It’s an amazing feat to sell-out two nights on the other side of the world simply based on the merit of your debut album but that’s exactly what London Grammar have done. The band have had a stellar 18 months, which has seen them transform from shy indie sweethearts into an act more than comfortable filling the huge stage of the Hordern Pavilion.
London Grammar were joined at Hordern Pavilion by Dew Process label mates Until The Ribbon Breaks and Wet, two bands more than capable of enjoying success on a London Grammar scale in the future. Brits Until The Ribbon Breaks have a startling intensity onstage. Lead-singer Pete Lawrie-Winfield commanded the crowd with his eyes, staring them down as he pointed his hand with force.
The songs traverse electro-pop and hip-hop but are all bound by dark, brooding undertones. It’s a heavy beginning to the evening, but it’s good to see a band so self-assured so early in their career.
Wet lacked the same self-assurance but made up for it with their endearing nature and expertly crafted indie-pop songs. While lead-singer Kelly Zutrau turned away from the crowd at times, her demeanour suits the band’s airy pop songs. Oddly, more personal songs like Don’t Want To Be Your Girl No More seemed to put her more at ease out front. The band truly drew the crowd in on these quieter moments when the warm, swelling synths married with Zutrau’s voice in full flight.
London Grammar’s front-woman Hannah Reid once had the same shy nature as Wet’s Zutrau but as she stalked onto the stage amidst a flurry of lights and atmospheric synths, it was clear she was a new woman. When the band last toured for Falls Festival, Reid could barely look at the crowd. Now she seems at ease, standing centre stage and belting, her eyes scanning the room.
The band’s extended intro of Hey Now had the crowd waiting with bated breath for Reid to open her mouth, and when she did — with a sequence of impressive runs — the atmosphere was electric. London Grammar’s gentle guitar stabs combined with Reid’s powerful voice make for a beautiful juxtaposition, never clearer than on the melancholic, richly melodic Darling Are You Gonna Leave.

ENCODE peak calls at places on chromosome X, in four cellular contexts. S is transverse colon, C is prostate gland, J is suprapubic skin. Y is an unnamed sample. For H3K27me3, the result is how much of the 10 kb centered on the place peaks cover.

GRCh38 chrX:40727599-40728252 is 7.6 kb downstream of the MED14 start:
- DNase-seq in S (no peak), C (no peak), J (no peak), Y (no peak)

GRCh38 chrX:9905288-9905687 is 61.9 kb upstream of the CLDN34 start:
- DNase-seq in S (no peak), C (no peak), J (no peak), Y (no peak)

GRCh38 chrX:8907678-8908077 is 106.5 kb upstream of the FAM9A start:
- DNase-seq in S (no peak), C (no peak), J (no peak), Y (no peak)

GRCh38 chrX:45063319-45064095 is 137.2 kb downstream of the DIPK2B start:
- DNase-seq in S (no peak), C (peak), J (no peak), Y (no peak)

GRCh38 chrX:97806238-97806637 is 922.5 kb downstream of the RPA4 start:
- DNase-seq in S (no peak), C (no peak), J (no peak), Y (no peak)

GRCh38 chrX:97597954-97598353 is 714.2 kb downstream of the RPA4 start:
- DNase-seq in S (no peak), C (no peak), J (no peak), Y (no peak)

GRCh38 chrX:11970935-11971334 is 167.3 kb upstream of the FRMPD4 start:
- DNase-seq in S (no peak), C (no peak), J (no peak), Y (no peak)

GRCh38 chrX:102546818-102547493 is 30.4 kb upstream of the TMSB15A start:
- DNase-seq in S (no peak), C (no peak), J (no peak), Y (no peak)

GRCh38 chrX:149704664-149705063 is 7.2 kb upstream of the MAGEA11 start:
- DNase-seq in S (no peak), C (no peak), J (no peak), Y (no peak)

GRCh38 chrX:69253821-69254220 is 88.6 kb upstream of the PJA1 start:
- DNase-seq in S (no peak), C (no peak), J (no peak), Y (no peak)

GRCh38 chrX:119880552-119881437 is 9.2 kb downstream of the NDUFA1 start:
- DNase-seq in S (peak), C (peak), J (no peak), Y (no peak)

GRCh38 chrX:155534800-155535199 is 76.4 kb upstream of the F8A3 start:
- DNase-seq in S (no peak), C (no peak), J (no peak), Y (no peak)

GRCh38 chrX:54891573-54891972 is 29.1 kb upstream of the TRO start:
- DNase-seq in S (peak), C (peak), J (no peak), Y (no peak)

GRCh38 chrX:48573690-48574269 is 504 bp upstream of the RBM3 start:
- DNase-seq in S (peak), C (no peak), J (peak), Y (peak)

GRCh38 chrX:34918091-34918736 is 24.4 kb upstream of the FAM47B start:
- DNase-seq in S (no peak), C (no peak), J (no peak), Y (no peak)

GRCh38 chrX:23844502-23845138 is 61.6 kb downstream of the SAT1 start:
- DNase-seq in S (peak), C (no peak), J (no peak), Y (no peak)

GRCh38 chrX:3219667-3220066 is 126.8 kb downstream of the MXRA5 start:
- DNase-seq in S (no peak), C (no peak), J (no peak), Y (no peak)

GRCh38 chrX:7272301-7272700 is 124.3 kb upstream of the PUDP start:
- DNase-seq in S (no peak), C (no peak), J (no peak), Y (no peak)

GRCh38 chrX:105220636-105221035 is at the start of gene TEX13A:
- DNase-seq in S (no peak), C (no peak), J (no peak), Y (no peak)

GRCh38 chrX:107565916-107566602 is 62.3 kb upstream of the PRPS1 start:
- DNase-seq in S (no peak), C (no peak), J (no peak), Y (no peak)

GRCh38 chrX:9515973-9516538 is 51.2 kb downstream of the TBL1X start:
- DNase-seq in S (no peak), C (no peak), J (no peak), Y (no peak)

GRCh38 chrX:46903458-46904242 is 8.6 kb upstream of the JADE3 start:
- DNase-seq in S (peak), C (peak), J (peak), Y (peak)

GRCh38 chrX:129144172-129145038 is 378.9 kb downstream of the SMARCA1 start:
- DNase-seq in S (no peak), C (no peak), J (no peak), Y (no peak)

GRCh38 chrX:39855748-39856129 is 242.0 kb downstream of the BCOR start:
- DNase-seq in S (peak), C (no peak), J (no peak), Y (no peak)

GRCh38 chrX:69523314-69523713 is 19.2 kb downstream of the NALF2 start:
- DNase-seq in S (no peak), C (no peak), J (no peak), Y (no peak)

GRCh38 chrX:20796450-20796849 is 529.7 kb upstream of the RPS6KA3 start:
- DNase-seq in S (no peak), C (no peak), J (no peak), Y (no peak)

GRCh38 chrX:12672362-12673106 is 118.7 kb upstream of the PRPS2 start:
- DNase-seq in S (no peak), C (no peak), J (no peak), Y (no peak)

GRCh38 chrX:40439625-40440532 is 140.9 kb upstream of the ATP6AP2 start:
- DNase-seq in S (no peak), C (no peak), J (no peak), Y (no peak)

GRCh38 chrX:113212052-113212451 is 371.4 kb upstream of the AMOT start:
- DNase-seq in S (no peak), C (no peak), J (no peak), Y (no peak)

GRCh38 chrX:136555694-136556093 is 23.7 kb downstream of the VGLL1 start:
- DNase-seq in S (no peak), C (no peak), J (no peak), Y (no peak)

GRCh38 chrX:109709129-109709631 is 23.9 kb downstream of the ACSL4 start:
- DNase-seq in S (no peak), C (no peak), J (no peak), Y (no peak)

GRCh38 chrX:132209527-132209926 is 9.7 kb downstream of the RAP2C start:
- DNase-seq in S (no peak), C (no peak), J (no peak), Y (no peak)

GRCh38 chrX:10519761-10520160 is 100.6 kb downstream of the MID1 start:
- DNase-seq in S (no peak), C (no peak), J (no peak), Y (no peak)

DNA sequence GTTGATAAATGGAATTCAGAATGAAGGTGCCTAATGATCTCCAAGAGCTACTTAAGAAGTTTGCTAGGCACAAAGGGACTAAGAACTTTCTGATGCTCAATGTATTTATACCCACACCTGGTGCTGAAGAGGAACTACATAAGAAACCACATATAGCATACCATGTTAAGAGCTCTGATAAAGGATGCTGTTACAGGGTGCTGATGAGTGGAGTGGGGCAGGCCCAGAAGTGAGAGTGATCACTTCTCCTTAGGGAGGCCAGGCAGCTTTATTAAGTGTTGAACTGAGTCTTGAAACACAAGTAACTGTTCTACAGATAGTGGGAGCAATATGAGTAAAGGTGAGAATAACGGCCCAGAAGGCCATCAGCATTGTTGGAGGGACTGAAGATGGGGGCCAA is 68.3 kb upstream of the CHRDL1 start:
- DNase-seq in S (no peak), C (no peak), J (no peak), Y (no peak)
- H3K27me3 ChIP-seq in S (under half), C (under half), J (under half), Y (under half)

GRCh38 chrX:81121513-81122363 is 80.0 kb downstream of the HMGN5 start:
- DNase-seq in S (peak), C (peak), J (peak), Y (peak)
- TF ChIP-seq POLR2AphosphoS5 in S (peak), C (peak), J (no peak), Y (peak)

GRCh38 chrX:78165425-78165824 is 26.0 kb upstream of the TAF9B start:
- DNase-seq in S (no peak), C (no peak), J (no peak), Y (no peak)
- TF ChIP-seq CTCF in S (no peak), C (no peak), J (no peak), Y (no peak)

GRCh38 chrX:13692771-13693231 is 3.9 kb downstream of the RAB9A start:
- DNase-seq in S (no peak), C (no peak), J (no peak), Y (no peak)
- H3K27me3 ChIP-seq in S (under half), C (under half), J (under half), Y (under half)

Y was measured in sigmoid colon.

Reid holds a stereotypical British politeness throughout, at one point taking the time to apologise for cancelling their 2014 Splendour In The Grass appearance and for any inconvenience caused.
Since their last appearance in Australia, the band’s stage setup has had a face-lift. They band are now flanked by spectacle, with an elevated string quartet, huge industrial lights and an LED screen.
The quieter moments throughout the night, like Stay Awake and Shyer, tended to put all the emphasis on Reid’s voice, without the instrumental oomph to really create a “moment”. When they ramped things up with a simple beat, like on Wasting My Young Years and during a short detour from Flicker to Disclosure’s Help Me Lose My Mind, things were far more memorable, and the singalong during fan-favourite Strong was a sight to behold.
In a set that spanned only 12 songs, an encore seemed hardly necessary but the band popped off stage for less than a minute and returned with the hushed If You Wait. They packed on the drum n’ bass stylings for closer Metal & Dust, delivering the most energised part of the show. As the lights strobed, it was clear that the band had put a lot of work in to improve their stage presence and it had for the most part worked.
London Grammar delivered a set that was part beauty, part dazzle and part heartbreak. For those who were enamoured with the album, that’s all they could’ve asked for.